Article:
Diary of a Mensch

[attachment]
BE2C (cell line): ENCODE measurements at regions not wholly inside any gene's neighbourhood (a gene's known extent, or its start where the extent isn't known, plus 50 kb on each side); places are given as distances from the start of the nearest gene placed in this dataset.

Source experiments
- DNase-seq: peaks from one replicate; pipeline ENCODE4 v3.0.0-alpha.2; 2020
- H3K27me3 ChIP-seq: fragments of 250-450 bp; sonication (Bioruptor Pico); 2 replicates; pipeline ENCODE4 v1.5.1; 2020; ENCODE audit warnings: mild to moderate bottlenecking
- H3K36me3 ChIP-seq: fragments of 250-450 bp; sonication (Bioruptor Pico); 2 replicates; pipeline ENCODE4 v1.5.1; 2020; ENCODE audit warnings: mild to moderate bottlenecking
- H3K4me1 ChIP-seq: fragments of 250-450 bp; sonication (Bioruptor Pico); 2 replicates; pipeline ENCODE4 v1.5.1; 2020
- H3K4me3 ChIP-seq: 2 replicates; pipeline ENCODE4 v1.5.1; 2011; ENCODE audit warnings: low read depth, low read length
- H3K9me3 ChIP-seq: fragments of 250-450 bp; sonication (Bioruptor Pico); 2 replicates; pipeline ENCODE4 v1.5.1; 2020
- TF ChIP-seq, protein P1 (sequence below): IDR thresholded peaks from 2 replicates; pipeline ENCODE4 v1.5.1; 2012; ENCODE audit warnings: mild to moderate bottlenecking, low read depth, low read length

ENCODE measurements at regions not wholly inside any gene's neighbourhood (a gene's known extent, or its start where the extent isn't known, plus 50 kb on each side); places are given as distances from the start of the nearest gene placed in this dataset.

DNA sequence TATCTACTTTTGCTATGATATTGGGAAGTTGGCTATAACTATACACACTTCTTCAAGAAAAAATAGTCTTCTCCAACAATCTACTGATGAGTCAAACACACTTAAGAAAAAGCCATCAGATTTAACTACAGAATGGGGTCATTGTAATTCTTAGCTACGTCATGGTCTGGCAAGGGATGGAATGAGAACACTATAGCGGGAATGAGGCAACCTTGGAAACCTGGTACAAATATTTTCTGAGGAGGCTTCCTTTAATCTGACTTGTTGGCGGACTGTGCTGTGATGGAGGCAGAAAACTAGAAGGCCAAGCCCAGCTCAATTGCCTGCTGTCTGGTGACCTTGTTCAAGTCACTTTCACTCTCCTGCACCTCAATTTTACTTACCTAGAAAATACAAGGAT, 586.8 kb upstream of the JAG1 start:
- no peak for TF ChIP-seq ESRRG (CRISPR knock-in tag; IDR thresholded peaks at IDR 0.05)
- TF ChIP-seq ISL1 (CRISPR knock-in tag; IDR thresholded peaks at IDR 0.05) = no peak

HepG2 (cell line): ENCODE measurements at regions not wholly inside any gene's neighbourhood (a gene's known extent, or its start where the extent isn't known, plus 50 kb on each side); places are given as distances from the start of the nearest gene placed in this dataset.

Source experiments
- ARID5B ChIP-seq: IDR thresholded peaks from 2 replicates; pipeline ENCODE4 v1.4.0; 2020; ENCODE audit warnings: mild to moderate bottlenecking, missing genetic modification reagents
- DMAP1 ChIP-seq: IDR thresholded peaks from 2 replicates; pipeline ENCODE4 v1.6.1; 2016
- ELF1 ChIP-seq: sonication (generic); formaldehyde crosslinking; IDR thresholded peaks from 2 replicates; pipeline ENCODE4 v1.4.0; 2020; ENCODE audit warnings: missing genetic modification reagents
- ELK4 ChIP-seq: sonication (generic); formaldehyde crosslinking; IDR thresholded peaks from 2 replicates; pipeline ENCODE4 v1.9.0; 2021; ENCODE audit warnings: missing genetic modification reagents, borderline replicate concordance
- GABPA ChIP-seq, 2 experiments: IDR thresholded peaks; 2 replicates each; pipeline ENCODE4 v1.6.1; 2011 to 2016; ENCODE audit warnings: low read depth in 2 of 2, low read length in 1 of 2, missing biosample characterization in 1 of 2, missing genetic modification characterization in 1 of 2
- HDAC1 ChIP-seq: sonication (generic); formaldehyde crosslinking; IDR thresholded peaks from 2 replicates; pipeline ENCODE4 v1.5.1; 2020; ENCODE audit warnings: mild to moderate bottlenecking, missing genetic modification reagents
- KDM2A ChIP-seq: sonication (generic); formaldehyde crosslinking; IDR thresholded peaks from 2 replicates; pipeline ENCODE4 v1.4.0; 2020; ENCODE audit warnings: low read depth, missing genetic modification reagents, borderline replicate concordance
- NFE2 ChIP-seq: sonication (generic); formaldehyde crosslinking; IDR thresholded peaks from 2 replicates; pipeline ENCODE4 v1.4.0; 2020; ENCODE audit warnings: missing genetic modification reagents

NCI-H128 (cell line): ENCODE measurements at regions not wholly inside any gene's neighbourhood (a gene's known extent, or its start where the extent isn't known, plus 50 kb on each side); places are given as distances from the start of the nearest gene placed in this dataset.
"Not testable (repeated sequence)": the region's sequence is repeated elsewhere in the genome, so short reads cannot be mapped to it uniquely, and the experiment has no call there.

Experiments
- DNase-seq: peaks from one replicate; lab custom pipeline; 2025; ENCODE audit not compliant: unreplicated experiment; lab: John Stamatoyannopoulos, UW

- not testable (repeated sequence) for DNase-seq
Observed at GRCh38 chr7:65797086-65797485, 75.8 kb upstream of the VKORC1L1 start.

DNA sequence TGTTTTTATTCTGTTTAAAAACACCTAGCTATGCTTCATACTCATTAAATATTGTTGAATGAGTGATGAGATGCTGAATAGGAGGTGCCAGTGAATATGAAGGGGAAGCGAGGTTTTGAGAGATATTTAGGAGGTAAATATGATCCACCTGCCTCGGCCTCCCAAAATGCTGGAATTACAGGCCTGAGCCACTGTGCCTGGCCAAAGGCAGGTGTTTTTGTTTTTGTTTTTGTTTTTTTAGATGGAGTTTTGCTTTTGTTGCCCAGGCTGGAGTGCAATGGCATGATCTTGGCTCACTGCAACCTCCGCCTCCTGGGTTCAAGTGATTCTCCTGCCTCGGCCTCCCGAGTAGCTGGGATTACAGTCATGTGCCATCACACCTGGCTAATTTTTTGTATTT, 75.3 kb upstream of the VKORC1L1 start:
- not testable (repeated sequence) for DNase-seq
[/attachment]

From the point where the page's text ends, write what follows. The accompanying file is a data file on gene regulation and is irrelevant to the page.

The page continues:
Around 1985 he came up with the idea for a summer camp for children with life-threatening diseases: cancer, sickle-cell anemia, H.I.V./aids. He envisioned the camp as a place where kids can experience the joys of childhood without compromising their medical needs. Campers would pay nothing. The idea popped into his head one morning, and Newman told Life magazine in 1988, “I’ve had friends who died young. Life is whimsical. Longevity is an incredible gift, and some people don’t get to enjoy it.” Newman named the camp the Hole in the Wall Gang Camp, after Butch Cassidy’s group of outlaws. He wanted the site—300 sweeping, wooded acres in Ashford, Connecticut, with a big lake fronting the property—to be unconventionally designed, like a Western town Butch might have lived in...This past year, at one of the usual meetings of parents and children at the original camp, Newman showed up; crowds pressed close. The mother of one little girl spoke to Ray Lamontagne, the head of the camp’s board. Her daughter wanted to tell Paul Newman something, but she couldn’t get over to him because she was in a wheelchair. Lamontagne fought his way through the crowd and brought Newman back to the little girl, and he knelt down by her wheelchair. “For the first time in my life I have a friend,” the little girl told him. “I’ve never had a friend before, because I’ve been in a wheelchair most of my life, so kids avoided me. So thank you, Mr. Newman, for this camp.” Newman had tears in his eyes.